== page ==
Veteran Seamster looks tailor-made for speedy Ripon test
How common is it for horses to get faster as they get older? Take the splendid Seamster, the sort of veteran who deserves to have a following and has done trainer David Loughnane proud, as the 10-year-old did Richard Ford proud before him.
He's a wonderfully solid performer who has often been called on to race frequently and has frequently answered the call. From 68 appearances, Seamster has won 14 times, finished runner-up 11 times and been third nine times.
It's a terrific record but has netted less than £58,000 with Seamster's biggest win worth under £5,000. He has flourished with age. A total of 12 of Seamster's 14 wins have come since his seventh birthday and between June and September 2016 his turf rating rose from 56 to 85. You don't expect that from a nine-year-old.
Bought as a yearling by Darley for 90,000 guineas, two years later Ford bought Seamster for £5,500 and proceeded to win seven races with him, including on the beach at Laytown. After a short spell with David O'Meara, for whom Seamster won once, it was Loughnane's turn. Heavily raced, in the space of less than two months last summer Seamster won five times, with apprentice Cameron Noble on board each time.
Faster with age
Seamster hasn't always been regarded as a sprinter. Until he was seven he never ran over five furlongs and was regularly raced at seven furlongs and a mile, once winning over seven furlongs. Belatedly, Seamster has established himself as a sprinter, with 26 of his last 40 runs being over five furlongs and the remainder over six. They have yielded nine wins. The latest was for Sarah Hoyland, Loughnane's partner, and Seamster must be a favourite at their Shropshire yard.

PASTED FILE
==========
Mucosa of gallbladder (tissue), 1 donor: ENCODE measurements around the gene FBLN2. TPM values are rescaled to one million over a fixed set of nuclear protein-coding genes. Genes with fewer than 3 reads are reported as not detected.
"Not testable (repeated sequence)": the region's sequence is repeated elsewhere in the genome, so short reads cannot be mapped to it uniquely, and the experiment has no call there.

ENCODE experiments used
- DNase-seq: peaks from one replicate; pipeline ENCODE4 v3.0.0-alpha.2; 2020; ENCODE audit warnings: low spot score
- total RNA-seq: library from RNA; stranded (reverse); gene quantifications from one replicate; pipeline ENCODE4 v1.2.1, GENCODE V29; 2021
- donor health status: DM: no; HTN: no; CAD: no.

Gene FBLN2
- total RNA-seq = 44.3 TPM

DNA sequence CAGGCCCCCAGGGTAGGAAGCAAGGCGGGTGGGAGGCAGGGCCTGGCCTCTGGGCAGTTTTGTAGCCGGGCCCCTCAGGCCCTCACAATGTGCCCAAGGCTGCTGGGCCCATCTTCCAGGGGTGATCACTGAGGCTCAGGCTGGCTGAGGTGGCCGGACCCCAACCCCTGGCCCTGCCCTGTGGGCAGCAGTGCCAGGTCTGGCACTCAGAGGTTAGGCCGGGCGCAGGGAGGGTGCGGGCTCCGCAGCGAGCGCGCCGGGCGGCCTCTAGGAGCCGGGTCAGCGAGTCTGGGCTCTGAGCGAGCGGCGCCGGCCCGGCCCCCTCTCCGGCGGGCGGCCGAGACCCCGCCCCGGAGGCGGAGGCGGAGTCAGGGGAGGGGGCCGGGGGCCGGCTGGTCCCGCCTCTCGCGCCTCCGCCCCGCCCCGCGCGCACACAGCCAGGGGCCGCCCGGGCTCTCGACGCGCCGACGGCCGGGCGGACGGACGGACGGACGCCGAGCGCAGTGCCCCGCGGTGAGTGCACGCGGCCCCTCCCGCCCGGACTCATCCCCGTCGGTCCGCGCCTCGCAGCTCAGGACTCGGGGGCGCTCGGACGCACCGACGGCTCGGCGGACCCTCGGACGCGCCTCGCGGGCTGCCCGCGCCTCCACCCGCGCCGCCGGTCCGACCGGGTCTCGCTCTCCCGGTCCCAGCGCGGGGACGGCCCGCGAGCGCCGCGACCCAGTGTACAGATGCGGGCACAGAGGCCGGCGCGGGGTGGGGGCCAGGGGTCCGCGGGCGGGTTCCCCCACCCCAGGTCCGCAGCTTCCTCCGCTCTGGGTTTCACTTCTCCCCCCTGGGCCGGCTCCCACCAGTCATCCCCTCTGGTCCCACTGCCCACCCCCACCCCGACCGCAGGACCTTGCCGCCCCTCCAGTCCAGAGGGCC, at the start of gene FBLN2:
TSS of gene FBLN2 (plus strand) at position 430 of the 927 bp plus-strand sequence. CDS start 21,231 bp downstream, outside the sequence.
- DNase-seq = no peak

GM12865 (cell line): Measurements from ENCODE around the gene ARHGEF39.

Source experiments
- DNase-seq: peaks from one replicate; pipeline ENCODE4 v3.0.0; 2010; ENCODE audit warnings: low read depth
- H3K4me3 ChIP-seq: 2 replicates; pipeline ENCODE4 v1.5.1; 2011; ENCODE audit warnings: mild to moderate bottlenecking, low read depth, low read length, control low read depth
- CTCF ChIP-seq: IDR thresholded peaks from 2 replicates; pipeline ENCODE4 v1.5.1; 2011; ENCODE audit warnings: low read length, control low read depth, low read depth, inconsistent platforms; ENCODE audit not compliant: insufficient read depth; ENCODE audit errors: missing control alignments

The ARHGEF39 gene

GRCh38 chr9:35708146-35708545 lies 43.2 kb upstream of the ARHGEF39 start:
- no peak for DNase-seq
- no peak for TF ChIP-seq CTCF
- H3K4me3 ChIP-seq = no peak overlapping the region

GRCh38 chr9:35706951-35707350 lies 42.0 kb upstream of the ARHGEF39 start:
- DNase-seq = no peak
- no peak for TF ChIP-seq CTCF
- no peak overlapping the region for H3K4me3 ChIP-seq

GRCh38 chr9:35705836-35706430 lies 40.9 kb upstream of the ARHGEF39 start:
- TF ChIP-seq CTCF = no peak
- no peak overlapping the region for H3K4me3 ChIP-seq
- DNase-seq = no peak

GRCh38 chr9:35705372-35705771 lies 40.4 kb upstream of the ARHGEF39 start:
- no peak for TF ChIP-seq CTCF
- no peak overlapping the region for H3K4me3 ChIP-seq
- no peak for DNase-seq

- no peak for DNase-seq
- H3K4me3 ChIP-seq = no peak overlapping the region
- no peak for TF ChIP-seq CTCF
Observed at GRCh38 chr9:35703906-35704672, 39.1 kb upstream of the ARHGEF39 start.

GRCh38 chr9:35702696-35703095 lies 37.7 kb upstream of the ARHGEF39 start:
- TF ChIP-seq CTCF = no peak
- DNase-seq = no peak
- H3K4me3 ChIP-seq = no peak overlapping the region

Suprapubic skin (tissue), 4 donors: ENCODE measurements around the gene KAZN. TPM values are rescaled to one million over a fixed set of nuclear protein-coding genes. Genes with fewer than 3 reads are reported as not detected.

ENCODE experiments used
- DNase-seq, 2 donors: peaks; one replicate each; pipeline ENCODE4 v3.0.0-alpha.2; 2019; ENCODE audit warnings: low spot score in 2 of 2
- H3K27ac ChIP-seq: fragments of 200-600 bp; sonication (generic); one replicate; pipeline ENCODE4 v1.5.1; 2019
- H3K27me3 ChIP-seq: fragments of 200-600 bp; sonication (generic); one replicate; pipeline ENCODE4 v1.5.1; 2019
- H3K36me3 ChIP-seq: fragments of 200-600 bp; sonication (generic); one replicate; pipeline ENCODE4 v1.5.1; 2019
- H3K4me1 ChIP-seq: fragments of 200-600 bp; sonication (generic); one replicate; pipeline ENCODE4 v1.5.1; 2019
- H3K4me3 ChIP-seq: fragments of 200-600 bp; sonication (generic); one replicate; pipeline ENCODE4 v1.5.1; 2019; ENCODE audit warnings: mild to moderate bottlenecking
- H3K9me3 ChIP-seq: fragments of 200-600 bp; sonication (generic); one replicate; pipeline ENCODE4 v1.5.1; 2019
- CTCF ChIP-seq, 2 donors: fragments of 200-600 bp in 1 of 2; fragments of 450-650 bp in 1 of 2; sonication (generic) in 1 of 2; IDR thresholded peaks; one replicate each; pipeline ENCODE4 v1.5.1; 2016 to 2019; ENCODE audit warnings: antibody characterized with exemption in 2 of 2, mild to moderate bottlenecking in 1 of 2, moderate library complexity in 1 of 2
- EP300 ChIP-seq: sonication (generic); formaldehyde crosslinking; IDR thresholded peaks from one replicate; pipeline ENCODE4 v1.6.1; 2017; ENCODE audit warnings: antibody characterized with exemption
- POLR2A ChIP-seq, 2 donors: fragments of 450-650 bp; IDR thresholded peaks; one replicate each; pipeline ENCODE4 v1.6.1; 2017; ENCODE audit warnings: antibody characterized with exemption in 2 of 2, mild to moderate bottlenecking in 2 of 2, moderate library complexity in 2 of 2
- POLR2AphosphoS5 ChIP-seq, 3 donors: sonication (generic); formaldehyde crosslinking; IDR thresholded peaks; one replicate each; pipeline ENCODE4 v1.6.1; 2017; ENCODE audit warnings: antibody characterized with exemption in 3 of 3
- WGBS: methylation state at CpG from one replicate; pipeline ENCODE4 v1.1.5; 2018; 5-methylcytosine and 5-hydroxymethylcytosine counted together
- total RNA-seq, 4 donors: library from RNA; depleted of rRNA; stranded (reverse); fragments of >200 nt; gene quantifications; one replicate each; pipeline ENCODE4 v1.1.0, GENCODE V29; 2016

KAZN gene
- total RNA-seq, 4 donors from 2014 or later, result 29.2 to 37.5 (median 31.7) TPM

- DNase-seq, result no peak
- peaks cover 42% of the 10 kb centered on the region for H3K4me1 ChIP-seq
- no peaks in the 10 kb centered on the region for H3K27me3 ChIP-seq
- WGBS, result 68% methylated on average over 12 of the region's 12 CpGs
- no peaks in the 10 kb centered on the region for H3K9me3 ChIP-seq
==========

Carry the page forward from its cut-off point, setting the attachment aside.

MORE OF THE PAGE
Eight different jockeys have won on Seamster and Ger O'Neill, who has become his regular rider, almost won on him at Bath last week. Seamster has never run at Ripon before but has a fine chance in Thursday's apprentice race (6.05). Win or lose, he is certain to be involved.
Hopefully, that will also be true of Eminent in the rather more prestigious Group 3 Bet365 Craven Stakes at Newmarket (3.35). What catches the eye isn't the Frankel colt's promising win over course and distance last autumn - he now faces some formidable rivals - as much as the colours Jim Crowley will be wearing. They are those of Sir Peter Vela.
Vela isn't a familiar figure to British racegoers but he is top of the tree as a breeder and owner in New Zealand and was knighted in 2014 for his services to the industry.
There have been spasmodic sallies onto British racecourses. In 1988 Nebula Way raced for Vela from John Dunlop's yard after which he didn't have a runner until 1997 nor a winner until 1998, when Rachaels North and Shadow Creek, both trained by Robert Armstrong, were successful. Since then Vela has occasionally raced horses here in partnership with others but Eminent is the first since 1998 to have won with him as sole owner.